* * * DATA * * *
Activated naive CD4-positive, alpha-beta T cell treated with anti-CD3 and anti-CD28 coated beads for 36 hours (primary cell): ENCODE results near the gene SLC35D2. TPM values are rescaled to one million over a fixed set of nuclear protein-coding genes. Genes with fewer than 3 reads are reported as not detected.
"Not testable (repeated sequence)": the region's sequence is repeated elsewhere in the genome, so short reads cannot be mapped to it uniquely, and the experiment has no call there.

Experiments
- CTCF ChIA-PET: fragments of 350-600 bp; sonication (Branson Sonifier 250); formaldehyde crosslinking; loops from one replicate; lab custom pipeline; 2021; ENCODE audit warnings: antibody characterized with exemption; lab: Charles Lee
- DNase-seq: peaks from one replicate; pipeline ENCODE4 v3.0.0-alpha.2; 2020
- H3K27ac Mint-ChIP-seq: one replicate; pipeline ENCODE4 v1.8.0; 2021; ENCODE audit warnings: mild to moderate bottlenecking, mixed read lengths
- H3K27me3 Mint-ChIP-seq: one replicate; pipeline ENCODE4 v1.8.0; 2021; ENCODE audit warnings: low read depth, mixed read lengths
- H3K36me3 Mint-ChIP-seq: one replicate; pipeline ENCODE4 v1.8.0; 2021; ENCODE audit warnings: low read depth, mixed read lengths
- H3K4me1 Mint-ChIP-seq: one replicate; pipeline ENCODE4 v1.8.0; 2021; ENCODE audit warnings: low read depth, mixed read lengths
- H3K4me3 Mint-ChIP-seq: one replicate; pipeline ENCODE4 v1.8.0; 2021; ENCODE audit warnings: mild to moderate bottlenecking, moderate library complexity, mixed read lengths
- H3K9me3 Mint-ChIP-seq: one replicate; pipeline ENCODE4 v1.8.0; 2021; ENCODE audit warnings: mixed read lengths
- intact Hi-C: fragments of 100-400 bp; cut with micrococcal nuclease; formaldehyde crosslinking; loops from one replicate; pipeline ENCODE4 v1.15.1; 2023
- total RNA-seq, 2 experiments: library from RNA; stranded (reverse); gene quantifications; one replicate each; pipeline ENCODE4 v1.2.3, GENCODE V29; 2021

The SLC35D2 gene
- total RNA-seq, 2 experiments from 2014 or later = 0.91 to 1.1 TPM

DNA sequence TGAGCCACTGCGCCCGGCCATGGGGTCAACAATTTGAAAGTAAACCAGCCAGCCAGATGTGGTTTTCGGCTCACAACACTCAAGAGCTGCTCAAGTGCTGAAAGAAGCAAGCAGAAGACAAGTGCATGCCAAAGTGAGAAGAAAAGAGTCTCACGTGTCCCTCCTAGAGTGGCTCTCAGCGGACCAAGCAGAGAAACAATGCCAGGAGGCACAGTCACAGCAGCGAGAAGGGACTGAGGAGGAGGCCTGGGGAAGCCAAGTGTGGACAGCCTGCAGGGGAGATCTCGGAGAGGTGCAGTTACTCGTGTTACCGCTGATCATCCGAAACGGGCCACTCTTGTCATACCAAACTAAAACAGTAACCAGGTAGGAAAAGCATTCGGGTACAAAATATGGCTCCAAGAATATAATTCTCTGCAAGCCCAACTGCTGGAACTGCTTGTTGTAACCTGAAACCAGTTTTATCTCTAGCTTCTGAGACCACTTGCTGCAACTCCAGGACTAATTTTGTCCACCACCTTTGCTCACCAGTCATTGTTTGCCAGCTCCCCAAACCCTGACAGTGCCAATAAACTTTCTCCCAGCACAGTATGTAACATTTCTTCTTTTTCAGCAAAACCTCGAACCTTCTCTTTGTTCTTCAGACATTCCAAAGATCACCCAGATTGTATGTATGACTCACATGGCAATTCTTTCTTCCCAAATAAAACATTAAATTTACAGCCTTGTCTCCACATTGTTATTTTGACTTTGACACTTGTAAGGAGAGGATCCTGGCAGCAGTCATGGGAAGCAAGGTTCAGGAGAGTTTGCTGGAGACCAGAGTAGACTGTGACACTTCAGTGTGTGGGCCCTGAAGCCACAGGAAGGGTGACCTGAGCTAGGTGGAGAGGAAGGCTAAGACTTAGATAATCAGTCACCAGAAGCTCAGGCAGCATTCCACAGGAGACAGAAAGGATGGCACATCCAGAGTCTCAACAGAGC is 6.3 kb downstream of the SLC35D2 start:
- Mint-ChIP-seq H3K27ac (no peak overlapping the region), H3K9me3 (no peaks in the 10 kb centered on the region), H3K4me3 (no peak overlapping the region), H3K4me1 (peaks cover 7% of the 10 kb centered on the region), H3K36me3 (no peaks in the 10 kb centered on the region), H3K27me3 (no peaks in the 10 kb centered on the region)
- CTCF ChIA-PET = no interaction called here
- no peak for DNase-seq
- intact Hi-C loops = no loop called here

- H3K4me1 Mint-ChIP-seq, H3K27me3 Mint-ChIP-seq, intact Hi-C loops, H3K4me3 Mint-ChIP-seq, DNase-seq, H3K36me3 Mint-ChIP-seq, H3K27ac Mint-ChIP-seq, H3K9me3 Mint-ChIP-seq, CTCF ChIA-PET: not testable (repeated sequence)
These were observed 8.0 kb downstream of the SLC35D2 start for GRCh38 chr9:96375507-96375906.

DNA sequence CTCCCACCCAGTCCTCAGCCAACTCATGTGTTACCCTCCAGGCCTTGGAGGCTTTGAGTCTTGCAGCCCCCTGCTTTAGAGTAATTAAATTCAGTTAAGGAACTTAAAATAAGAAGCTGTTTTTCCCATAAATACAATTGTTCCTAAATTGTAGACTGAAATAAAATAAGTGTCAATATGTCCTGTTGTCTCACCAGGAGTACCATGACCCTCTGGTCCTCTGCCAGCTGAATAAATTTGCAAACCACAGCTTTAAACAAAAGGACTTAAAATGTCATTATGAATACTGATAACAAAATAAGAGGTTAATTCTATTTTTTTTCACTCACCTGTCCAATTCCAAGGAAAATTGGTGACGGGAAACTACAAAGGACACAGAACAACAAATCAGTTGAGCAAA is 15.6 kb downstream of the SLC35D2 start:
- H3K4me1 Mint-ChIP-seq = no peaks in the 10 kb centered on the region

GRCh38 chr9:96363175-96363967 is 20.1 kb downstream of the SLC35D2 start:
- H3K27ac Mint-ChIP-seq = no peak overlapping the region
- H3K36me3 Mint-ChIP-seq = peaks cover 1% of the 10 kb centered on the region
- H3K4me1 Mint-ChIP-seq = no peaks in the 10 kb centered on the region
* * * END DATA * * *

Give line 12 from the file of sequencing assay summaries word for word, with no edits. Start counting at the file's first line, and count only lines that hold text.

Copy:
- intact Hi-C: fragments of 100-400 bp; cut with micrococcal nuclease; formaldehyde crosslinking; loops from one replicate; pipeline ENCODE4 v1.15.1; 2023